Kegel exercise is also referred to as a pelvic floor exercise. It involves intentionally contracting and then relaxing the pelvic floor muscles.
Arnold Kegel originally introduced the Kegel exercise in 1948 for women who experienced incontinence after giving birth. However, it was later discovered that it is also beneficial for men when it comes to strengthening the muscles in the pelvic floor.
Improve urinary control.
Have stronger erections.
Experience more intense orgasms that last longer.
Last longer in bed.
Good training for orgasms without ejaculation.
Eliminate climacturia (urination while ejaculating).
The Pelvic Floor Muscles
These are the 3 main muscles that are important during a Kegel:
Bulbocavernosus muscle(BC) – This muscle is located at the base of the penis and is responsible for controlling ejaculation, as well as pushing more blood into the penis. Exercising the BC muscle will encourage a larger erection and delayed ejaculation.
Pubococcygeus muscle(PC) – PC muscle is a larger muscle that starts from the pubic bone and stretches to the tailbone. This is the muscle that contracts during orgasm. When trained properly, PC can help strengthen stamina. It also makes multiple orgasms in men possible.
Ischiocavernous muscle(IC) – This muscle is located just beside the BC muscle. IC muscle can stabilize the penis and maintain a longer erection.
Ways to Find the Right Muscles
Use your fingers. Lie on your back and pull your knees up. Use one or two fingers by placing them in the skin between your anus and testicles. Imagine you are stopping yourself from peeing. You should feel the movement of your pubococcygeus muscle where you placed your fingers.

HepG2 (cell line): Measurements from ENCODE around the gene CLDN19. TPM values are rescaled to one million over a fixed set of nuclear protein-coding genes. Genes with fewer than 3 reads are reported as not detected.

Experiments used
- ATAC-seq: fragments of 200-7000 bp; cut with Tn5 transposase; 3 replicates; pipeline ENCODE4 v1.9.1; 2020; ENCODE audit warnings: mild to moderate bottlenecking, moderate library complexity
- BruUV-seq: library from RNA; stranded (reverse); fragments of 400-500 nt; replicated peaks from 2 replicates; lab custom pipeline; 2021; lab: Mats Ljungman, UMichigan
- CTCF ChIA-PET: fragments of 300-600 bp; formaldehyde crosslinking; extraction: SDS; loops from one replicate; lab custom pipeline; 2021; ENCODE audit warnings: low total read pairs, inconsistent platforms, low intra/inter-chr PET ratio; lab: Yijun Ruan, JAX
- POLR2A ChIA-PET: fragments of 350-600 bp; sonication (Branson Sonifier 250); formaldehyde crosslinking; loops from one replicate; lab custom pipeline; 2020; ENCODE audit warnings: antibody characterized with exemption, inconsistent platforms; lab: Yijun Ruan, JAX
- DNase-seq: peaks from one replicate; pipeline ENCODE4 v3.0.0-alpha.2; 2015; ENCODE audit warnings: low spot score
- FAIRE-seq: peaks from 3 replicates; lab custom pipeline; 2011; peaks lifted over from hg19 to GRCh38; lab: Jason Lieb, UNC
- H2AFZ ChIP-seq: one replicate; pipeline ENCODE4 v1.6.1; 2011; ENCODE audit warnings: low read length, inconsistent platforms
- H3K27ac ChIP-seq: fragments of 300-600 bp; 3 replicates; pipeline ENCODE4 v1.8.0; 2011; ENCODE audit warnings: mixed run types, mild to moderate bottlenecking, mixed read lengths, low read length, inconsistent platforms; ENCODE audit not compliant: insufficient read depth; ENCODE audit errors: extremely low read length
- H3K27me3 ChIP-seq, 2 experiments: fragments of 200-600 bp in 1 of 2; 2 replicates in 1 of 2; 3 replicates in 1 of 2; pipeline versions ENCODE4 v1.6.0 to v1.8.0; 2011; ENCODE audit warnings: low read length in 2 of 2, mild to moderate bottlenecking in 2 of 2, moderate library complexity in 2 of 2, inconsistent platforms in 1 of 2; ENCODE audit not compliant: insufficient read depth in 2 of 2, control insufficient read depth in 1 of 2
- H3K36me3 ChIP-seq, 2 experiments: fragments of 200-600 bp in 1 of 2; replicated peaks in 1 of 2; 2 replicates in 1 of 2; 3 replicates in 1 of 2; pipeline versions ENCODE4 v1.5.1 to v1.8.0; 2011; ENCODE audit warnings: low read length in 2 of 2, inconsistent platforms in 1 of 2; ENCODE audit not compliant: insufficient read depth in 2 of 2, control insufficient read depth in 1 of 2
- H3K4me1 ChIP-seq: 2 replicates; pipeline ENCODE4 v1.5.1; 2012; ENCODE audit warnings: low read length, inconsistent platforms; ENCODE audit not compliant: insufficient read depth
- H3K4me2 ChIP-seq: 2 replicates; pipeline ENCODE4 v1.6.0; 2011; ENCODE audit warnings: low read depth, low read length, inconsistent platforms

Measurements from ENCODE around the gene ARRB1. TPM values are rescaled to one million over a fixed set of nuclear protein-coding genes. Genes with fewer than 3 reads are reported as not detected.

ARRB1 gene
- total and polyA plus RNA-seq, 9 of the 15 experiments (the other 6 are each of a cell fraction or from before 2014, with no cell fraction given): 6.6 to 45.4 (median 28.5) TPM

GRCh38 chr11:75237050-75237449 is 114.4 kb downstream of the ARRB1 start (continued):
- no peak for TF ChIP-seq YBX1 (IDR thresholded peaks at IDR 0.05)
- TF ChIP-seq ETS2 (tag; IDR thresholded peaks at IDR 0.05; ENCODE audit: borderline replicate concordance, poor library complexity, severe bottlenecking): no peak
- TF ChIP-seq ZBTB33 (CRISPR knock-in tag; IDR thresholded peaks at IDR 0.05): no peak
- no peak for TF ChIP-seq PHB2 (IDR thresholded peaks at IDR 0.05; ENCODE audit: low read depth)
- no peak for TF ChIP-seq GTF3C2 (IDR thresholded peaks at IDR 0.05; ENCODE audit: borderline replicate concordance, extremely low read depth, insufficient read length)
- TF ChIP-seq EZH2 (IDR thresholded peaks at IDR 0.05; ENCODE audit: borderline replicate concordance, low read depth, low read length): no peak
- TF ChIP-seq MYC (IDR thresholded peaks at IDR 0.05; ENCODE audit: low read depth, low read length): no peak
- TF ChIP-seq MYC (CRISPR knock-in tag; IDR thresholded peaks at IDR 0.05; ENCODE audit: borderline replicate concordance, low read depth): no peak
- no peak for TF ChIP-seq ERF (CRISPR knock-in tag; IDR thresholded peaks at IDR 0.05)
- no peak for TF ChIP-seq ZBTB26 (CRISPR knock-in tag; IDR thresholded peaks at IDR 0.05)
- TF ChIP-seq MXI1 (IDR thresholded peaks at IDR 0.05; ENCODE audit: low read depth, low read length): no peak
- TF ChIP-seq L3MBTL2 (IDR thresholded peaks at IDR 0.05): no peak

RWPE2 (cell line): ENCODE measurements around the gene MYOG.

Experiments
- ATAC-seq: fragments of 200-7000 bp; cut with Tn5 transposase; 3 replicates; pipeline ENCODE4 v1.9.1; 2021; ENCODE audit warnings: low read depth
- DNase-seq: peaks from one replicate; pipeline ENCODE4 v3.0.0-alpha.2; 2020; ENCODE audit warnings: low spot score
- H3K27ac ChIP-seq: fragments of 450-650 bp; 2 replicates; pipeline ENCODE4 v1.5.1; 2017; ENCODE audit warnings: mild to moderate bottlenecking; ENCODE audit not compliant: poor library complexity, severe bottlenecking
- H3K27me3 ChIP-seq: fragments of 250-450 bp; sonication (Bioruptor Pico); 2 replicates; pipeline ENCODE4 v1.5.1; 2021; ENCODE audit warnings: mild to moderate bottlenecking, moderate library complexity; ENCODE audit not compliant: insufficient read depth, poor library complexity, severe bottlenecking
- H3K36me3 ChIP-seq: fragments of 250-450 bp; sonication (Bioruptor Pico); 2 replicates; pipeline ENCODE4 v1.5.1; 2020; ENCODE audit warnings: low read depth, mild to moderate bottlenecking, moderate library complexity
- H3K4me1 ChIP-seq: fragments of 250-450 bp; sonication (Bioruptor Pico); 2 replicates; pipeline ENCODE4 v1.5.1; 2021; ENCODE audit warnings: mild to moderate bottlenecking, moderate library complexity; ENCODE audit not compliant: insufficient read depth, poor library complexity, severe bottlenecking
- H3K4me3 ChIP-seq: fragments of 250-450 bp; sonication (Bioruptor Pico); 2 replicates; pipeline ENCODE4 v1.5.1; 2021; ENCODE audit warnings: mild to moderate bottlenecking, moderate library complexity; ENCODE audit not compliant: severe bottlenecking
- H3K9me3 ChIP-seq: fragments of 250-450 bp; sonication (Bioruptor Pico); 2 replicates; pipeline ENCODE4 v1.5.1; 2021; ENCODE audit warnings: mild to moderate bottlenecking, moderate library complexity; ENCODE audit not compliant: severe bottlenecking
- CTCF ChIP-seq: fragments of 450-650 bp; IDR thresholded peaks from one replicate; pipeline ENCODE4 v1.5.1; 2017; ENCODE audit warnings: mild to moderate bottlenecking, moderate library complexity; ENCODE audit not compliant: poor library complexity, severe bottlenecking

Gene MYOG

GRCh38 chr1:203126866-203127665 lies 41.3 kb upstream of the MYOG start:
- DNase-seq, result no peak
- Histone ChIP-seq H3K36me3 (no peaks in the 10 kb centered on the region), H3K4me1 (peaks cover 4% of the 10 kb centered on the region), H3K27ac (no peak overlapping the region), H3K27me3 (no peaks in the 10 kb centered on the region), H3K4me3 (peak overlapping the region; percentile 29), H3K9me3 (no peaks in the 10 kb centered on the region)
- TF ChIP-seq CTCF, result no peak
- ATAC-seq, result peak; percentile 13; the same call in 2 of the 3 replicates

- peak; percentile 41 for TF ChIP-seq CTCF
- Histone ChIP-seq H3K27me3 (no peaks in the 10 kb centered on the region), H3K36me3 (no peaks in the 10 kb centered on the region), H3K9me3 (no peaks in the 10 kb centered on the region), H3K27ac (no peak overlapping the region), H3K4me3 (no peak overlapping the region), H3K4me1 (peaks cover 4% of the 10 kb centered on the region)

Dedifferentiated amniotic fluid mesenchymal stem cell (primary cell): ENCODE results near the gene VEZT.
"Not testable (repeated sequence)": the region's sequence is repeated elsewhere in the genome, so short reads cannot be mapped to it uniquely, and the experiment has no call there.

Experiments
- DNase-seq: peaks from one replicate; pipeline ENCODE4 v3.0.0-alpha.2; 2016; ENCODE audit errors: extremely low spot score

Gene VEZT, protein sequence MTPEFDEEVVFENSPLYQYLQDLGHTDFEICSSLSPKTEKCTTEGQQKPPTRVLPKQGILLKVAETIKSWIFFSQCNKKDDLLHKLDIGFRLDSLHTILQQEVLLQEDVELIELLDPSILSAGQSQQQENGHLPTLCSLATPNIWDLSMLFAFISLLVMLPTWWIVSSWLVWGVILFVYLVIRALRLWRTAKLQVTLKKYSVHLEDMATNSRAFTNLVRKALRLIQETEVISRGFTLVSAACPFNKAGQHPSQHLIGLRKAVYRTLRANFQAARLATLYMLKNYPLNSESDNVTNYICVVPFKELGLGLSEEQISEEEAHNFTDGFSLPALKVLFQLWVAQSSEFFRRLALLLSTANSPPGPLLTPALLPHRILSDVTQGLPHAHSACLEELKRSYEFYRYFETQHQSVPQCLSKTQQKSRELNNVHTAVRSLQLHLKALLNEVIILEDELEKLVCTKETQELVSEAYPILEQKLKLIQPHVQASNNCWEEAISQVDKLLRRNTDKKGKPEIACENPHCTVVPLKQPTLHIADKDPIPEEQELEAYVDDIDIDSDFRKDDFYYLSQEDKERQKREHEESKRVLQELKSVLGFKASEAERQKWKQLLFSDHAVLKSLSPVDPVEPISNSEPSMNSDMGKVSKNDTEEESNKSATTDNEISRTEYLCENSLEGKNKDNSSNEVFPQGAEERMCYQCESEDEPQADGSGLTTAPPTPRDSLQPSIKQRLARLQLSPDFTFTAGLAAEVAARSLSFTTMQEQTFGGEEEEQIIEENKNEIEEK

Contracting your anus. Another way of identifying the pelvic floor muscle is by tightening the muscles that stop you from passing gas. Try pulling, or lifting your anus in. While doing that, you will feel a part of your pubococcygeus muscle tightening.
Shortening your penis. This technique requires standing in front of the mirror naked. Try lifting your testicles without using your hands. When doing this, you will notice that your penis is also being pulled up, or “shortened”. This will also cause your pelvic floor muscles to tighten.
Stopping your urination in midstream. When you are still having a hard time locating your pelvic floor muscles after trying the three techniques above, try to stop your urination while in the middle of it. You will feel a contraction right in the middle of your testicles and the anus. Note that this activity is only for you to find the correct muscles. Do not do the actual exercise while urinating as it may cause a bladder infection.
When you find the correct muscles, you will experience the full benefits of Kegel exercise.
Steps to Perform a Kegel
Tighten the muscles in your pelvic floor area. Make sure you are focused on the pelvic floor muscles only. Do not flex the muscles in your buttocks, abdomen, or thigh area.
Hold that position for 3 seconds without holding your breath. It is best to breathe freely while holding the contraction.
Relax your muscles for 3 seconds.